Scientific name: Ambystoma laterale
Mi’kmaq Translation: Translation Unknown
French Translation: Salamandre pointes bleus
Gaelic Translation: Teine-dhealan Spotach-gorm
The blue-spotted salamander is dark grey to black. They have varying numbers of pale blue spots along their sides, tail and legs. The belly is dark grey to black with blue flecks. Terrestrial juveniles are light grey to brown with smaller spots. Aquatic larvae are grey-brown with some black colour spots on the tail fin and have feathery gills behind their head and legs.
Newly metamorphosized young measure 5.5 to 8.2cm in length
Adult males measure 7.8 to 13.4cm in length
Adult females measure 9.5 to 14.0cm in length
Range and Distribution
These salamanders range from southern Manitoba to the Atlantic Provinces. In Nova Scotia, they can be seen in northern regions and Cape Breton, along with a few isolated populations in both Annapolis and Queens counties. They are not typically found along the Atlantic Coast.
Preferred habitats are deciduous and mixed forests. These areas are usually located next to aquatic breeding sites in alder swamps and slow-moving streams. Smaller habitats created by leaf litter, logs and rocks provide foraging areas and shelter.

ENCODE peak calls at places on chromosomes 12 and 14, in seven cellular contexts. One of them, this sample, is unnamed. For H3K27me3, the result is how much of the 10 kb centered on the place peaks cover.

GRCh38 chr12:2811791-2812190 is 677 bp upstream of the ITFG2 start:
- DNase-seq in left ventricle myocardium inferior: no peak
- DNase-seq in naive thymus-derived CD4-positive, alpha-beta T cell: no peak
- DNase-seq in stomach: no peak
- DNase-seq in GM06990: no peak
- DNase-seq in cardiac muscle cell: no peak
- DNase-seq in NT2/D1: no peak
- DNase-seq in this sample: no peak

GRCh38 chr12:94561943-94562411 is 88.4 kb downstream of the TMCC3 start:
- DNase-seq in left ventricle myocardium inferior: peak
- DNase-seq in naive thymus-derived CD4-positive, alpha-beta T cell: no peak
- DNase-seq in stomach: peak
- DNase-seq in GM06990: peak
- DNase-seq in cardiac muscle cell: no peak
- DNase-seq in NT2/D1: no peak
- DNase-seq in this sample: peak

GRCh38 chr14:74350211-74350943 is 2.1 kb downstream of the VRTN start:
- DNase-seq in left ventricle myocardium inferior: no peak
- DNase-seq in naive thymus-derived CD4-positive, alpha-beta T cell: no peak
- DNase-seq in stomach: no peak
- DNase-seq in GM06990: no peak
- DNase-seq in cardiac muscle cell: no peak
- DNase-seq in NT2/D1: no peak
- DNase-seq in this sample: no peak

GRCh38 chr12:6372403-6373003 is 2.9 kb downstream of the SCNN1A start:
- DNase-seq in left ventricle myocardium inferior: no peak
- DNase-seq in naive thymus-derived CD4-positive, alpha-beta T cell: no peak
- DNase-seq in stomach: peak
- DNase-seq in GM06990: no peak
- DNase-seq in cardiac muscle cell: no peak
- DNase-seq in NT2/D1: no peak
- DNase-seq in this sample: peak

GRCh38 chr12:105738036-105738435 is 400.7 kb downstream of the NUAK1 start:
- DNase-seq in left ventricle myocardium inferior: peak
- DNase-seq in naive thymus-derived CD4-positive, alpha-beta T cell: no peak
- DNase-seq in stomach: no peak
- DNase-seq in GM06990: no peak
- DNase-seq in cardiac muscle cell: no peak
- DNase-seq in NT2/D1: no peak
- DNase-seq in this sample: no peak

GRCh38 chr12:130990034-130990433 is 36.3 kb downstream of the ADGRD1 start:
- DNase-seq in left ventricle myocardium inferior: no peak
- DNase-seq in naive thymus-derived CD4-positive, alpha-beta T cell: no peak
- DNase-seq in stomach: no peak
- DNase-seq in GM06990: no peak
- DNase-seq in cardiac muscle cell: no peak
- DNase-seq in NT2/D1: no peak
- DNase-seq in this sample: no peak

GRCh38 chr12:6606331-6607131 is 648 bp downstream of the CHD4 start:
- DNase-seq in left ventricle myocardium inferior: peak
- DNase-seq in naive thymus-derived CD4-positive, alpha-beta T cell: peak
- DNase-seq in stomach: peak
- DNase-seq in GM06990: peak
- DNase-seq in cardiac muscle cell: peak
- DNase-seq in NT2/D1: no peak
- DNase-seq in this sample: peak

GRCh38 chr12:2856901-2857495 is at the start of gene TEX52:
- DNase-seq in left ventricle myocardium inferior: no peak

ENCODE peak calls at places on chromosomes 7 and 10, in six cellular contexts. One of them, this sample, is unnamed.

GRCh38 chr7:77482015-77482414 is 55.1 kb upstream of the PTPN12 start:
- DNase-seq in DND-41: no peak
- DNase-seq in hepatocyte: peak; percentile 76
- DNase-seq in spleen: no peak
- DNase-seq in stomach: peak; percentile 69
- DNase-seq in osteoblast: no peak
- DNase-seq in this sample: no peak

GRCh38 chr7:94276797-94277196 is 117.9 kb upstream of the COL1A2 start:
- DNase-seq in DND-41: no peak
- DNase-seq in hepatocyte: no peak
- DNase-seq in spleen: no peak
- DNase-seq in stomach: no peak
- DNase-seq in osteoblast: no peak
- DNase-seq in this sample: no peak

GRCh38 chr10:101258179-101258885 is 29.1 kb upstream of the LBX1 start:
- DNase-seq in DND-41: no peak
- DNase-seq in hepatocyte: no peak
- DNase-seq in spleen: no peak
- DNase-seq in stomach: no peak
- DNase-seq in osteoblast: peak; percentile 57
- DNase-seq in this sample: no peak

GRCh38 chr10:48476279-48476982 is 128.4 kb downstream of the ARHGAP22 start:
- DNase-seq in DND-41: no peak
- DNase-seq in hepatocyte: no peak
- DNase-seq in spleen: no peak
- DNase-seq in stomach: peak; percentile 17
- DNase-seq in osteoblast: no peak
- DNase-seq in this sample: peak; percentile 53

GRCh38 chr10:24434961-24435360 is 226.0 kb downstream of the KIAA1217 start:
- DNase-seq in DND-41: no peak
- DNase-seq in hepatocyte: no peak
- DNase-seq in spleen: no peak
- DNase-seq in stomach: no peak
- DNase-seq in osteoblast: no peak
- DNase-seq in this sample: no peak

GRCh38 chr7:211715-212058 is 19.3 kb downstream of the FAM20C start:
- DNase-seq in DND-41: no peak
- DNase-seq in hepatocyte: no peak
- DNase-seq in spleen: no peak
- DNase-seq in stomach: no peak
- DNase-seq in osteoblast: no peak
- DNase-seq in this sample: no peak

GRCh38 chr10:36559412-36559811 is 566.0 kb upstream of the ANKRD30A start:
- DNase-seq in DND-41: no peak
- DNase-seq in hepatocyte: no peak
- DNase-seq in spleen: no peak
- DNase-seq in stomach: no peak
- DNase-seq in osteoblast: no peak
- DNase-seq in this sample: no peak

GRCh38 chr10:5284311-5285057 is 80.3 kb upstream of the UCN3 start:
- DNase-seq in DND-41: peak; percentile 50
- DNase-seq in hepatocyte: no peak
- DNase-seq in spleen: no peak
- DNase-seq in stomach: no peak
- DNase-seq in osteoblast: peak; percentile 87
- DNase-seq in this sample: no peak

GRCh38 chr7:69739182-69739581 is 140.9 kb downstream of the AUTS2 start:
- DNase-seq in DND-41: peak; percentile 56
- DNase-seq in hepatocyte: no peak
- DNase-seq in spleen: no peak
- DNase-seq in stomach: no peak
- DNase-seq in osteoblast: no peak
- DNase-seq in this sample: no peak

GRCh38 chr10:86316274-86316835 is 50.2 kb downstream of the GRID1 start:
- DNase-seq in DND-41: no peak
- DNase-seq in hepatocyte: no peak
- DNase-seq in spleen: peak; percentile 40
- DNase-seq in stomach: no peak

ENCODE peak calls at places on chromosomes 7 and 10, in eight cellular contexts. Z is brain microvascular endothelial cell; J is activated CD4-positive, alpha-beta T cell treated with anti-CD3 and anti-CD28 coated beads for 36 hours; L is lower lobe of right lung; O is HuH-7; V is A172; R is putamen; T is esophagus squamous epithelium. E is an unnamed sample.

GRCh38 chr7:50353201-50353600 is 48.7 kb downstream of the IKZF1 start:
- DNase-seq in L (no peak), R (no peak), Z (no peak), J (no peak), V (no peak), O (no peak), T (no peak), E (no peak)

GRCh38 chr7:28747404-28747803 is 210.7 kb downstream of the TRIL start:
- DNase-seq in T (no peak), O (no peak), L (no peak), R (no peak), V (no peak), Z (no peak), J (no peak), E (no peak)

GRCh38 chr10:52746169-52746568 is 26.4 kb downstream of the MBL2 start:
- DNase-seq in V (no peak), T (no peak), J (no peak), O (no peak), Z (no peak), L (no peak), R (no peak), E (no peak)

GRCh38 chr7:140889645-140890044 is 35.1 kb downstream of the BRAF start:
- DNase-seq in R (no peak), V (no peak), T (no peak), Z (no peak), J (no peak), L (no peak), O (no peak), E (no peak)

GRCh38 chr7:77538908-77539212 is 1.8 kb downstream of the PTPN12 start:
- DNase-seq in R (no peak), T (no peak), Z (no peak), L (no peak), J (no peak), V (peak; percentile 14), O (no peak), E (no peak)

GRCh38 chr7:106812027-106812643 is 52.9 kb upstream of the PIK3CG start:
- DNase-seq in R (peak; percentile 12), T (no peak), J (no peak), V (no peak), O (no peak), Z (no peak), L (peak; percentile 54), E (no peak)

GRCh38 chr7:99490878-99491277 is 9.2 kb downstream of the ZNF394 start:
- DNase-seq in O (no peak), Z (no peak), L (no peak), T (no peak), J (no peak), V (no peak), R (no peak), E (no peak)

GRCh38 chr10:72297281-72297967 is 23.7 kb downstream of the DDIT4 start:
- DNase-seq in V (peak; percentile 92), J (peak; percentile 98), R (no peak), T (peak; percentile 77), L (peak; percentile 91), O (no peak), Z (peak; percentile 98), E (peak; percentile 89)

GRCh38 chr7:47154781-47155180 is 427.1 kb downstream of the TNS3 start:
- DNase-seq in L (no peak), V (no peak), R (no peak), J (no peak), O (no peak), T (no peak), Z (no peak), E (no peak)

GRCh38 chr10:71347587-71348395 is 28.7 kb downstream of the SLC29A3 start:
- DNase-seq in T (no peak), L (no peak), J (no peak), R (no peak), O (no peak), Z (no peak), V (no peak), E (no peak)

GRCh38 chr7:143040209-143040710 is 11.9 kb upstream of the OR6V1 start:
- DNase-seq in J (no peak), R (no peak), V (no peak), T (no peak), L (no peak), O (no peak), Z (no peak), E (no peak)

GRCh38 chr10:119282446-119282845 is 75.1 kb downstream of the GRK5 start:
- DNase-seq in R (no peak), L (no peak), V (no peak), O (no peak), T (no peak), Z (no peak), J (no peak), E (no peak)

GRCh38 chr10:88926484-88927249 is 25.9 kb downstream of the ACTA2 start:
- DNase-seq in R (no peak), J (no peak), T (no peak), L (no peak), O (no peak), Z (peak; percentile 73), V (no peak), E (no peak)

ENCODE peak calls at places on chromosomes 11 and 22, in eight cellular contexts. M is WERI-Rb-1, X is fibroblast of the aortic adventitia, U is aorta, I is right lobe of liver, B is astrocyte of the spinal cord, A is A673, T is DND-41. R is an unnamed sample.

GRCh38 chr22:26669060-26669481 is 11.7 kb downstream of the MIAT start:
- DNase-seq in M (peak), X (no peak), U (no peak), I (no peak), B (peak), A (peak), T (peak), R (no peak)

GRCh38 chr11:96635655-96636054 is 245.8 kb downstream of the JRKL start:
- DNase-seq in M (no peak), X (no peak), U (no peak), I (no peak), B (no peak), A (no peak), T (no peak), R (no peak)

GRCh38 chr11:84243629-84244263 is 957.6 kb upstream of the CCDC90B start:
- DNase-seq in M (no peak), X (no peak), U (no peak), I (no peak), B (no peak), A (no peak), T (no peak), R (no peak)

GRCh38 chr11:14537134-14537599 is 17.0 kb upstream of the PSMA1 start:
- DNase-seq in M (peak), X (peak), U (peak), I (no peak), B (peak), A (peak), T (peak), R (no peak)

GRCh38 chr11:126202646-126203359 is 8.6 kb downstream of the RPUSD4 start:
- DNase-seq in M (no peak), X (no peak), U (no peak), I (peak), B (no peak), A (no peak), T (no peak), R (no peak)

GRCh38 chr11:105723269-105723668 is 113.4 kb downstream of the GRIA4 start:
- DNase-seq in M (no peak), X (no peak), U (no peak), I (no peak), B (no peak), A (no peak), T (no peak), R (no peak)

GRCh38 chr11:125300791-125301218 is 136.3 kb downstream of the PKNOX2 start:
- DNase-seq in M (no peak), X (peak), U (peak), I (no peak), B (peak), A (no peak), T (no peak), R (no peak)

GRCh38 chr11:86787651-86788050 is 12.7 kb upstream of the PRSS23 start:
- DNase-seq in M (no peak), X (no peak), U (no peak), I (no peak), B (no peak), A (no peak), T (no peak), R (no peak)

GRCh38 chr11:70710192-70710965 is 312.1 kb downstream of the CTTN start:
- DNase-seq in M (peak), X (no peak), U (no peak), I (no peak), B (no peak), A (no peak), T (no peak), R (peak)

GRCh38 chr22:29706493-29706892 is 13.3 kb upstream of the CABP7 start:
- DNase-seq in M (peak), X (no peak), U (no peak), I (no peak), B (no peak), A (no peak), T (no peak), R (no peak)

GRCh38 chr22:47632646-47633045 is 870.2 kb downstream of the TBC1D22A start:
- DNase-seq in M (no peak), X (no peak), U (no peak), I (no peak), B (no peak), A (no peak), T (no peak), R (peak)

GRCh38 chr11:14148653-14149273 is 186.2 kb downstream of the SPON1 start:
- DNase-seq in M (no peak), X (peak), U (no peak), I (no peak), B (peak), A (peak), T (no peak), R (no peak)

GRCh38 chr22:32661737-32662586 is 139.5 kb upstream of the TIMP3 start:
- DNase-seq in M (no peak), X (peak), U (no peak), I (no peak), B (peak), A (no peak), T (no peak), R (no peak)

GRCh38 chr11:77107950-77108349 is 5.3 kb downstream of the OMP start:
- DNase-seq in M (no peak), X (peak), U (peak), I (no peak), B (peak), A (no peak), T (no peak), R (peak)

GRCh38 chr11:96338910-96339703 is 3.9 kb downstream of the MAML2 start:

Blue-spotted salamanders eat a variety of small invertebrates. While on land in the spring they favour slugs, insects, and earthworms. In the summer and fall they prefer snails, centipedes, earthworms and rove beetles.
Reproduction and Life Cycle
Migration to breeding wetlands happens on rainy spring nights. Females will lay up to 550 eggs in jellylike masses. These masses are attached to submerged sticks at the base of plants, stones or other vegetation under the water. Aquatic larvae hatch after a month and develop into terrestrial juveniles by the end of the summer. Sexual maturity is reached at two years old, and individuals breed only once every few years. Longevity is not confirmed but observed individuals have lived to be more than 20 years old.
NSESA: Of Least Concern
COSEWIC: Not at Risk
Habitat loss, road mortality, climate change, pollution and run-off from agricultural sites are all contributing hazards for this species. While they can be fatal for individuals and population pockets, blue-spotted salamanders are abundant throughout their range and these threats pose a minimal risk for the time being.